Chris Dagger's comes from England, and he was never poor. But he did face obstacles in launching his small business, Custom Confections, Inc., in small-town Massachusetts.
Mainly, the locals didn't like the new Englishman on the block. But he thinks his outsider status has been crucial to building his venture, which today consists of two stores in Massachusetts and a partnership with a company in Los Angeles that sells Custom Confections products under license.
"I believe immigrant entrepreneurial success is largely a result of being able to look at things from the outside," says Dagger, CEO of Custom Confections. "I haven't spent the last 27 years of my life growing up in the American school system and conforming to a predefined lifestyle. So when it comes to doing business, I believe an immigrant has an advantage there, which is naturally exploited without thinking too much about it."
Syed Shuttari, founder of LetsLunch.com, a sort of LinkedIn-over-lunch social network that launched this year, agrees. He came to the U.S. from India seven years ago and thinks that challenge -- building a life from scratch in a new country -- has made all the difference.
"The reason I and other immigrants focus on business and job creation is because being in a different culture and away from the pack of support -- family, friends, community, culture -- brings you out of your comfort zone. You take this as an experience to create something."
Shuttari's experience led directly to his new business. He was having a hard time meeting new people, and he figured a website that makes it easier to network would click. "I realized I should create a site that helps you set up networking meetings over lunch. I would never have thought of that idea if I had still been in India."
He guesses the same process works in reverse: When Americans go abroad they bring a fresh perspective, see opportunities that the locals don't, and start new businesses to take advantage of them.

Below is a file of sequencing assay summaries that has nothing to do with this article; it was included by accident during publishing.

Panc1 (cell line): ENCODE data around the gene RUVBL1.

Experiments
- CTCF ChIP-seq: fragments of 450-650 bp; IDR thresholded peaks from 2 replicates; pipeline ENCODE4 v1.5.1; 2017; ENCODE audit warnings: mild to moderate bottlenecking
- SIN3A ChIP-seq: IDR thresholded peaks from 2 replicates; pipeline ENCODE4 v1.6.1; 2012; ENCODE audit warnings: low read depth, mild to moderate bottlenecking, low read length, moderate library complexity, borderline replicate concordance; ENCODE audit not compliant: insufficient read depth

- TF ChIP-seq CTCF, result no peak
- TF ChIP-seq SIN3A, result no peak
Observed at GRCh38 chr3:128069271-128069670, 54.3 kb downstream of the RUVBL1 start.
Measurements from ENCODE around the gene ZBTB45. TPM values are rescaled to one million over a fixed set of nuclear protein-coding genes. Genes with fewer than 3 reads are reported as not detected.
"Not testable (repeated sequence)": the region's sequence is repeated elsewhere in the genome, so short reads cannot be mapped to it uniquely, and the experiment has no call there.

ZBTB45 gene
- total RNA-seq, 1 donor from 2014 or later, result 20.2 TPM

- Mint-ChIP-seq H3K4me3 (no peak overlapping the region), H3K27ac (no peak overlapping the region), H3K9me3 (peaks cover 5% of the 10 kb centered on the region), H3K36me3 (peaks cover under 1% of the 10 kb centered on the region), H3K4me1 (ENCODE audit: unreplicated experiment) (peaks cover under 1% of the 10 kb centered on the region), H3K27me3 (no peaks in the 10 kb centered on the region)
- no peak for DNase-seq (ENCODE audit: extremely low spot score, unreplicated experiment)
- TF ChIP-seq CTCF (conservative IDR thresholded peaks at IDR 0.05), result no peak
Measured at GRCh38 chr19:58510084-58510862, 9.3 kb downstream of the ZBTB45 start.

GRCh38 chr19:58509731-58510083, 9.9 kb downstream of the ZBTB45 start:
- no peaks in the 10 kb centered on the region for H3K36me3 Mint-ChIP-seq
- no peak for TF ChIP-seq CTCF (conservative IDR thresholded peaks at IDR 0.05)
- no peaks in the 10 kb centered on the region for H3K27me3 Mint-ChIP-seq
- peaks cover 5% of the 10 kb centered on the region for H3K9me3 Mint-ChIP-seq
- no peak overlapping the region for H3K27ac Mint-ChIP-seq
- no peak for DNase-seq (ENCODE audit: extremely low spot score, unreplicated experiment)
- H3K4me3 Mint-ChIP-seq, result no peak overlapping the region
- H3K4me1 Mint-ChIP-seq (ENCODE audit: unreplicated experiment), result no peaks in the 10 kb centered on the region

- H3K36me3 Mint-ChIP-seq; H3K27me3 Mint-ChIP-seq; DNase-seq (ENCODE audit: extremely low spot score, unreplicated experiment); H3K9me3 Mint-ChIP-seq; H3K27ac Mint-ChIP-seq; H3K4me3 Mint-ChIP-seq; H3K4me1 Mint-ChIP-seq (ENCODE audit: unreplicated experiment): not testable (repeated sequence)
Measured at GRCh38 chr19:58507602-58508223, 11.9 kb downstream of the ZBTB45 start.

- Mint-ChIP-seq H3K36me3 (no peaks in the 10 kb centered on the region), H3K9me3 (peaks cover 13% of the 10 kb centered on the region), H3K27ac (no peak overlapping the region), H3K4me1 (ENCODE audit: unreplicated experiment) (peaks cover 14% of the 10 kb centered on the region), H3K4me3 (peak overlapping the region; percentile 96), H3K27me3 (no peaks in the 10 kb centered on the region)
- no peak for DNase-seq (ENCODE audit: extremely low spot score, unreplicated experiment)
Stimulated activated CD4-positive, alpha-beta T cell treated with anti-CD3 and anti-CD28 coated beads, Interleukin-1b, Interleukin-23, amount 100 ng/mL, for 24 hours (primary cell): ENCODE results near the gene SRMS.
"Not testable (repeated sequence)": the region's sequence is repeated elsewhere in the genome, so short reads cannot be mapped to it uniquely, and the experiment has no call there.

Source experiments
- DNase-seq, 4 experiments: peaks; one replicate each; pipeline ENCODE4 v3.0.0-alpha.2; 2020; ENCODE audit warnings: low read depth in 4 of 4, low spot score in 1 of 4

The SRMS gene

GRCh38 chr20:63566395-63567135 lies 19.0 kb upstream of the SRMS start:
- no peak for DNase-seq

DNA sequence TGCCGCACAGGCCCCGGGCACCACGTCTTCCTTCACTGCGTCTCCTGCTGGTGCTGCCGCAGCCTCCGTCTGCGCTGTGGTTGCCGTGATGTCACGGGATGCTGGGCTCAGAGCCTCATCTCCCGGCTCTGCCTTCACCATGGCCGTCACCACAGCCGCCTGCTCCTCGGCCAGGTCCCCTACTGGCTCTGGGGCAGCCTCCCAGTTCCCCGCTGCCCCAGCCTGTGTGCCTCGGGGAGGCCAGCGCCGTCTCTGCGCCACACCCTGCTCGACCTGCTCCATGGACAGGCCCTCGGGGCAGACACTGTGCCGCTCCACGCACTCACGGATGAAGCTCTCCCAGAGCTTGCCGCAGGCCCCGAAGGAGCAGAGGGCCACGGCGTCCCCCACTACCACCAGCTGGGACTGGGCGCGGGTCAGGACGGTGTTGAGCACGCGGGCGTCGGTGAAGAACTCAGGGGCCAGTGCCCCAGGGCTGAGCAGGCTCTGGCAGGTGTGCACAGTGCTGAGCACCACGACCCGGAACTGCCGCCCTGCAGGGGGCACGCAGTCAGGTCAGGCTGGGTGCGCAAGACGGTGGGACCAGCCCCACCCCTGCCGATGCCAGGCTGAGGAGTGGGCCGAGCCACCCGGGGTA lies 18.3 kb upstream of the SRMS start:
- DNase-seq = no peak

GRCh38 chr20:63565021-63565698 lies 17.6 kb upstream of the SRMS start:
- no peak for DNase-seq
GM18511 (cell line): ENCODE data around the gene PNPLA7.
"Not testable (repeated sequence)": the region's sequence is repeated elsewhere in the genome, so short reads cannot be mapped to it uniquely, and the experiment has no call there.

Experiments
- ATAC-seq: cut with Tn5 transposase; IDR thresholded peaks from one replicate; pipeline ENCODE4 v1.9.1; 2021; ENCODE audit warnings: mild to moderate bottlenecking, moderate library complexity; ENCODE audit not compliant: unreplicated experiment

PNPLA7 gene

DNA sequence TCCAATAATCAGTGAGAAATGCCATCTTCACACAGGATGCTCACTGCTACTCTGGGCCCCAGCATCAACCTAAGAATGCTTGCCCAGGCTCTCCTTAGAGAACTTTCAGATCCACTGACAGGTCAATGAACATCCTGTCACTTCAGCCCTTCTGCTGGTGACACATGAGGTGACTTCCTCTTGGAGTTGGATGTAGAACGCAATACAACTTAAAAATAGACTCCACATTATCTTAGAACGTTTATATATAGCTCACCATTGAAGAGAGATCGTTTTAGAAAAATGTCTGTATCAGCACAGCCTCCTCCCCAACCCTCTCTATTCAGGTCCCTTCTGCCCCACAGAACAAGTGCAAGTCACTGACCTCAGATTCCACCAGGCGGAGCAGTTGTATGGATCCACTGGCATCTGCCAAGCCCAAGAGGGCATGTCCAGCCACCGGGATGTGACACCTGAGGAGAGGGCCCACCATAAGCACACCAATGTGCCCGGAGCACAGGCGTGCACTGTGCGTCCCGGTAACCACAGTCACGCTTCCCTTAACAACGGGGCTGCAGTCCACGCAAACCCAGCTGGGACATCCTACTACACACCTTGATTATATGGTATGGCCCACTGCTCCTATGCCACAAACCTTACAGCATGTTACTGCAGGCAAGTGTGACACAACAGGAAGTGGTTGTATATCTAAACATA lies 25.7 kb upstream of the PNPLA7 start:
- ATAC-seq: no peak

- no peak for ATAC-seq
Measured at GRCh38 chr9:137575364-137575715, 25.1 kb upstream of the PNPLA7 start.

The Reverse Brain Drain
Immigrant entrepreneurial vigor has been a historical strength of the U.S. economy, attracting the best and brightest from around the world to come here to innovate and build. And that has helped fuel America's economic dominance.
As technology, globalization, and the rise of other economies challenge that dominance, though, many talented, hardworking foreigners are deciding there may be better opportunities back "home." So they're leaving.
Vivek Wadhwa, director of research at the Center for Entrepreneurship and Research Commercialization at Duke University, authored the study (noted at the beginning of this article) that shows more than half of Silicon Valley startups launched from 1995 to 2005 were founded by foreigners. And he's just completed new research that shows this trend making a U-turn.
"Skilled immigrants are leaving the U.S. in droves," Wadhwa says, noting that nearly half of 264 immigrant entrepreneurs from India and China that he surveyed said they wanted to start companies back home. Furthermore, 72 percent of skilled Indian immigrants who have returned home and 81 percent of Chinese returnees say they went back because the opportunity to start their own business is better in their home country, according to Wadhwa. "Innovation that would otherwise be happening here is going abroad," he says. "We can't turn the clock back now and keep the entrepreneurs who have already left, but we can certainly increase our competitive odds by keeping those who are already here and who want to play for our team."
The opportunities available in China, India, and elsewhere may be out of our control, and they may be good for the world economy as a whole. But anti-immigrant sentiment and artificial barriers to immigrant entrepreneurs in the U.S. aren't helping. To stay competitive, the U.S. needs to promote homegrown innovation but also work to remain a beacon for would-be entrepreneurs -- no matter where they happened to be born.